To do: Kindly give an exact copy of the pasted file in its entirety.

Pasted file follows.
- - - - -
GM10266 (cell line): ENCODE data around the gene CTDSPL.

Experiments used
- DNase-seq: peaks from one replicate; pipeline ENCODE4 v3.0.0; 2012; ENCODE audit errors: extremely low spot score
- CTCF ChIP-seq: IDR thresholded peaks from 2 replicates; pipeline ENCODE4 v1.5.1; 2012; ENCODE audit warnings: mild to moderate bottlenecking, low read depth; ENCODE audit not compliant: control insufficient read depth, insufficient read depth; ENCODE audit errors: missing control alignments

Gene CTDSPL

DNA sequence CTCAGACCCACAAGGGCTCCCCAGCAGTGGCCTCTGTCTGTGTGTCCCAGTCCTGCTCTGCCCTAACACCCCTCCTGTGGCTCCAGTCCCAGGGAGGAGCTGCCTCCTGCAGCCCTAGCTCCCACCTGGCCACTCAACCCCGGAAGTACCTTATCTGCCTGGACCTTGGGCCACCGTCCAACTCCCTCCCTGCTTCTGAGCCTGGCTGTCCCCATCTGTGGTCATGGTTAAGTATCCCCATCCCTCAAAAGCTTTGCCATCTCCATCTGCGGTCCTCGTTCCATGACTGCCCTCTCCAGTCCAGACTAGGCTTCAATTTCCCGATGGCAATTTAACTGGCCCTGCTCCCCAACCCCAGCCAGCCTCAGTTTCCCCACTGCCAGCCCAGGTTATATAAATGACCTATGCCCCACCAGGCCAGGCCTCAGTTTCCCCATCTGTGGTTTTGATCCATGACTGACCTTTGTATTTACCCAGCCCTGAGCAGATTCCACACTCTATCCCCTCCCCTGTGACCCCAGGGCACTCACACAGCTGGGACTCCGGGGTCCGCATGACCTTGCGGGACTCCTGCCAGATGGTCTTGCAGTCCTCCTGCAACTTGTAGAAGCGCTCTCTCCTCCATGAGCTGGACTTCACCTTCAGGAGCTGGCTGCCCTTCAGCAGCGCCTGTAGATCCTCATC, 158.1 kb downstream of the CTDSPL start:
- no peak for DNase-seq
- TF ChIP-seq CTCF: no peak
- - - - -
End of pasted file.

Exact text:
GM10266 (cell line): ENCODE data around the gene CTDSPL.

Experiments used
- DNase-seq: peaks from one replicate; pipeline ENCODE4 v3.0.0; 2012; ENCODE audit errors: extremely low spot score
- CTCF ChIP-seq: IDR thresholded peaks from 2 replicates; pipeline ENCODE4 v1.5.1; 2012; ENCODE audit warnings: mild to moderate bottlenecking, low read depth; ENCODE audit not compliant: control insufficient read depth, insufficient read depth; ENCODE audit errors: missing control alignments

Gene CTDSPL

DNA sequence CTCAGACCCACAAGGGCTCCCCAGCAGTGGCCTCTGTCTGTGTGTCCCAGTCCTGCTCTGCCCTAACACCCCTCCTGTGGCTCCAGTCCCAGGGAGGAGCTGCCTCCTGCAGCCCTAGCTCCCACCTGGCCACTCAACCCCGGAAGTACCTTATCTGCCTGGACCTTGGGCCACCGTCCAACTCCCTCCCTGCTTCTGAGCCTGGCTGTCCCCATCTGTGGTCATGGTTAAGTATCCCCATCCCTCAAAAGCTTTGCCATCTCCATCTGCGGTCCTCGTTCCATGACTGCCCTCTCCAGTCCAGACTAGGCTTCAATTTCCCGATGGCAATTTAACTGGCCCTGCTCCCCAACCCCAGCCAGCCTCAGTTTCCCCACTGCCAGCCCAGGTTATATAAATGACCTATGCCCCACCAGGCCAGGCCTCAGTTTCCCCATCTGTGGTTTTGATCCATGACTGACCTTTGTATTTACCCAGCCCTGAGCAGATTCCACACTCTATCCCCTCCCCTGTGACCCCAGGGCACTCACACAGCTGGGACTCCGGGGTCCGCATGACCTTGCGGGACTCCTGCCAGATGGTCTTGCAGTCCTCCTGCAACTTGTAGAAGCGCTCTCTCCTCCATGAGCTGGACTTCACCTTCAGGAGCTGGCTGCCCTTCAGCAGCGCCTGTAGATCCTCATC, 158.1 kb downstream of the CTDSPL start:
- no peak for DNase-seq
- TF ChIP-seq CTCF: no peak